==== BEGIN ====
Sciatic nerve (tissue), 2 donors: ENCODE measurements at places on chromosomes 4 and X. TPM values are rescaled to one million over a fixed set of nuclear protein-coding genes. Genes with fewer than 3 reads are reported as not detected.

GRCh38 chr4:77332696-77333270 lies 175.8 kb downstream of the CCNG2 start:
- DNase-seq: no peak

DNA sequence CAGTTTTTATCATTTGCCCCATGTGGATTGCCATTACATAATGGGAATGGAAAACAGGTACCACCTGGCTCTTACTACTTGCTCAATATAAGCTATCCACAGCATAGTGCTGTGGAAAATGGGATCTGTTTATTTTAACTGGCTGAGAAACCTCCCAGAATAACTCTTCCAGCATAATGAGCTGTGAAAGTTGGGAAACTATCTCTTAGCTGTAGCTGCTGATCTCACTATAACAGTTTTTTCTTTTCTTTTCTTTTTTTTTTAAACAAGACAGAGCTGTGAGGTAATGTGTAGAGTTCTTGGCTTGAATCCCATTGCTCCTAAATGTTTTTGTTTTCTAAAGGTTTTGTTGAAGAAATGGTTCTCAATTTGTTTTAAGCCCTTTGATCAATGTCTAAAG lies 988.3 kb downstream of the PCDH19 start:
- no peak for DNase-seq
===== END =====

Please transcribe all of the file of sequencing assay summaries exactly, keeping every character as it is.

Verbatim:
Sciatic nerve (tissue), 2 donors: ENCODE measurements at places on chromosomes 4 and X. TPM values are rescaled to one million over a fixed set of nuclear protein-coding genes. Genes with fewer than 3 reads are reported as not detected.

GRCh38 chr4:77332696-77333270 lies 175.8 kb downstream of the CCNG2 start:
- DNase-seq: no peak

DNA sequence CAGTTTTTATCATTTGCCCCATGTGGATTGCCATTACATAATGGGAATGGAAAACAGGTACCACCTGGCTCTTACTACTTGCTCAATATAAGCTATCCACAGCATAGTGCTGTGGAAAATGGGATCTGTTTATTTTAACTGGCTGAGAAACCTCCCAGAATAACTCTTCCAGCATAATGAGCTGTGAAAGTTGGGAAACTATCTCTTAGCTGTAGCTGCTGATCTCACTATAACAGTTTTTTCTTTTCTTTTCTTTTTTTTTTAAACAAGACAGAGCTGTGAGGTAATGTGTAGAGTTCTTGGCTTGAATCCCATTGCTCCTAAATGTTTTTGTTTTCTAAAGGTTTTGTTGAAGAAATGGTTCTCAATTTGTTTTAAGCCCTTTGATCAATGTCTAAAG lies 988.3 kb downstream of the PCDH19 start:
- no peak for DNase-seq